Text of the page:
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ZCTU secretary-general Japhet Moyo


Labour minister captures trade union senior leaders



THE Zimbabwe Congress of Trade Unions (ZCTU) has been criticised by its affiliates for misleading the International Labour Organisation (ILO) at a meeting in Switzerland this week by telling the body that Zimbabwe no longer has a bad human rights record and is now upholding freedoms of assembly, as well as association.


The ZCTU’s claims have resulted in Zimbabwe being struck off the list of 24 countries that were on the agenda for deliberations on their worsening situations.

The announcement that Zimbabwe had been struck of the ILO agenda was made by ZCTU secretary-general Japhet Moyo in a WhatsApp group of the trade union’s general council members.

Part of the message reads: “Further to our earlier brief regarding the provisional listing of Zimbabwe before the Committee on the Application of Standards (CAS) please be advised that after negotiations between the Employers’ representatives and Workers’ representatives, the final list was unveiled on Monday and Zimbabwe was not one of the 24 countries that made the final list.”

The development has since triggered anger among affiliates of the ZCTU who are now calling upon ZCTU president Florence Taruvinga and secretary-general Moyo to step down over what they describe as betrayal of the workers’ struggle.

Taruvinga and Moyo flew out of the country to Geneva with the delegation of government led by Labour minister Paul Mavima on Sun[1]day last week for the ILO meeting from 12 to 15 June. Also in the delegation was the Zimbabwe Federation of Trade Unions secretary-general Kennias Shamuyarira.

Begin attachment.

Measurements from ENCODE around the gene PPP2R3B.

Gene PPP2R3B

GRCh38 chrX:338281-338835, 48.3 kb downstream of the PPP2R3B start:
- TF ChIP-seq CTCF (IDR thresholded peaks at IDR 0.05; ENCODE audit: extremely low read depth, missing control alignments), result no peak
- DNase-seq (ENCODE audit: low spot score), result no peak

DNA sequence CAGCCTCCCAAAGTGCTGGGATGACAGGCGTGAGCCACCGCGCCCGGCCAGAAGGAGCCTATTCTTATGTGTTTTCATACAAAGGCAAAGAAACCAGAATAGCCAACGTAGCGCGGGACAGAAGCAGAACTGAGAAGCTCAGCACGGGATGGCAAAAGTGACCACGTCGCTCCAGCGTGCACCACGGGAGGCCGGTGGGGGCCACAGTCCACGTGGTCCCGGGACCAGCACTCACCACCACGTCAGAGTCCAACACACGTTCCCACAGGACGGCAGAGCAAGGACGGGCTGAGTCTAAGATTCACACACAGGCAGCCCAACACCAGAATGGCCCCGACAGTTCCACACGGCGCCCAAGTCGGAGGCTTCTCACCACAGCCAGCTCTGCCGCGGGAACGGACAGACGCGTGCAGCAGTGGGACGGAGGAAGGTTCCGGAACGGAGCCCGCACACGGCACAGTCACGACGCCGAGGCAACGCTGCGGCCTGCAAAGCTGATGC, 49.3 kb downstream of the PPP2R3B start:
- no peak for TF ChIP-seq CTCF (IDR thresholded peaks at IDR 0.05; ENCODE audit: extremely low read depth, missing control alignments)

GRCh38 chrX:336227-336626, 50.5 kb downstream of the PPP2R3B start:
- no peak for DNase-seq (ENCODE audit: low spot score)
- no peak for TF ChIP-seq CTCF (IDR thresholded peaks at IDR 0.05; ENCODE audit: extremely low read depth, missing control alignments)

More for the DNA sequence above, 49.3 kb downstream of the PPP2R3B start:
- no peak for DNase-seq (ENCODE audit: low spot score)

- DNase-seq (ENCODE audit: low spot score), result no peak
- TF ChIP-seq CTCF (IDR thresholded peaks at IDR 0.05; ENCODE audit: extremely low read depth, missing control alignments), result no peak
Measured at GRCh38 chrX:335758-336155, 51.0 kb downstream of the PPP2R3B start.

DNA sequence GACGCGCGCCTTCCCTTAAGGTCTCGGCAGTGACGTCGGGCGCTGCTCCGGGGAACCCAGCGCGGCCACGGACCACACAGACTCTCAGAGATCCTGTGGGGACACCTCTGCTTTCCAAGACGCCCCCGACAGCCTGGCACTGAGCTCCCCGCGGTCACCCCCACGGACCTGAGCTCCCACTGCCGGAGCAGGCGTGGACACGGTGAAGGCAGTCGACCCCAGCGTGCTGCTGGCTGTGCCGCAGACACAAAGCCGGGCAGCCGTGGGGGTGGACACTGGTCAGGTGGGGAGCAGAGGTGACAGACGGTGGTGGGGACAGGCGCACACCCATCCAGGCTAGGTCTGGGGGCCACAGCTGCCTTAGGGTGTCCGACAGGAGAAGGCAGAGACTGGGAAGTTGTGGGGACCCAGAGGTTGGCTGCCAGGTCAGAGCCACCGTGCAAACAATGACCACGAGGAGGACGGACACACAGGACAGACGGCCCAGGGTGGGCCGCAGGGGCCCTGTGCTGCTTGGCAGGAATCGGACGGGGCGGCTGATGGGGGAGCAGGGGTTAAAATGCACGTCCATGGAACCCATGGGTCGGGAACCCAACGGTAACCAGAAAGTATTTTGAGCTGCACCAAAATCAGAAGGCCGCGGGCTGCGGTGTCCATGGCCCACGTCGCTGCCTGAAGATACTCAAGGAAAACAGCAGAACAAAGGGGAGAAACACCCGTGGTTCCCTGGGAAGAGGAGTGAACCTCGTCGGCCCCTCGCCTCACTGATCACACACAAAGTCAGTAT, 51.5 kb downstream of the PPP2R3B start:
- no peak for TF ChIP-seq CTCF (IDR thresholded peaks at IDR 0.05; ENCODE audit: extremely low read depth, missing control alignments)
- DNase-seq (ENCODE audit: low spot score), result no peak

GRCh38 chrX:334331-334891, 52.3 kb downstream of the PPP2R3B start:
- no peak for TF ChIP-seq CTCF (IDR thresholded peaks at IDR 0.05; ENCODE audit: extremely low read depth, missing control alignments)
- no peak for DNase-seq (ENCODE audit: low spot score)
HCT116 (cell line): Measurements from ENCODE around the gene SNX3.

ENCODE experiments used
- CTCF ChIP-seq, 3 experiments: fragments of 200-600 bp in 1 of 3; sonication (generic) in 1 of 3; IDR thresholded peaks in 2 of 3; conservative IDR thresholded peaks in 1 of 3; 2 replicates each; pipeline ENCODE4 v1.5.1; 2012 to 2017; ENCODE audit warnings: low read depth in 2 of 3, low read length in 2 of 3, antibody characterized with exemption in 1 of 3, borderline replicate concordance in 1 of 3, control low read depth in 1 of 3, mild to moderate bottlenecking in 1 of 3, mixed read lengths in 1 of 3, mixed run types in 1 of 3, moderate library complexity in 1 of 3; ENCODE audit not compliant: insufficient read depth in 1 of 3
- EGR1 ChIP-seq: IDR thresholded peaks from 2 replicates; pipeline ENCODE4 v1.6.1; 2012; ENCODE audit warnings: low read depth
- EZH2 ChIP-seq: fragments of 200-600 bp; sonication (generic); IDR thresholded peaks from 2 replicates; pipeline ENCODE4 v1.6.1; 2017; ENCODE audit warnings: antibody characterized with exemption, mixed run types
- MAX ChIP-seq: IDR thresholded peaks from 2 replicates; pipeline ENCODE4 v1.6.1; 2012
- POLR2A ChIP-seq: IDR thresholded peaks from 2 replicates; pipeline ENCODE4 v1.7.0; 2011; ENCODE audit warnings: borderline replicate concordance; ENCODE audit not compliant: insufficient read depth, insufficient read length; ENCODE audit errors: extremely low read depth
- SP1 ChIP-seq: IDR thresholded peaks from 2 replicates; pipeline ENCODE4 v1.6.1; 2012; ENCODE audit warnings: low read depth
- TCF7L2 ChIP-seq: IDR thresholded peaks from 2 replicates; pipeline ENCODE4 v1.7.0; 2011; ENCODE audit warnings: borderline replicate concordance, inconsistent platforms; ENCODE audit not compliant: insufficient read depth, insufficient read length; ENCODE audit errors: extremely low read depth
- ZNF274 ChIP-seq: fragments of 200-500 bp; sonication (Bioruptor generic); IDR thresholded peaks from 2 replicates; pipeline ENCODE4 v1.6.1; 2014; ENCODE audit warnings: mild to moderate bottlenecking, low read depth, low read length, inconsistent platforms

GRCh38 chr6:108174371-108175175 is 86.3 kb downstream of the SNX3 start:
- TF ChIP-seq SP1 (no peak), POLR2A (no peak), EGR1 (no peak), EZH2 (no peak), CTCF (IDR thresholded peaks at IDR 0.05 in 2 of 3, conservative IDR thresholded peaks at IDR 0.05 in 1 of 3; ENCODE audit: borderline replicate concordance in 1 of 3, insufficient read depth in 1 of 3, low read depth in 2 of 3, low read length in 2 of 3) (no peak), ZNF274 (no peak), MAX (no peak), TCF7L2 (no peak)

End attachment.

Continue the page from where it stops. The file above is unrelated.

For the first time, they flew business class and the trip was funded by the Zimbabwean government. Speculation is now rife that Taruvinga and Moyo could have been compromised by the government to misrepresent the situation in Zimbabwe so that the country is held in high esteem by the ILO and subsequently removed from the watch list.

Commenting on the development, Thomas Masvingwe, the general secretary of the National Energy Workers’ Union of Zimbabwe, called on Taruvinga and Moyo to step down.

“If the elected president cannot uphold the integrity of the ZCTU, then she must step down. A president who outsources leadership of the ZCTU to ZLC and ZFTU is not fit and proper person to lead the labour movement,” he said.

Marvelous Tawombera, the ZCTU Young Workers chairperson, said what was worrying on the development is that there was no formal communication that was given to affiliates by the trade union’s leadership regarding their visit to the ILO meeting and what they would present there.

“Formal communication was supposed to be done before the trip to the meeting,” he said.

The ILO, when it listed Zimbabwe among the 24 countries with bad human rights records, had already done its homework and was ready to have Zimbabwe put on the agenda for debate.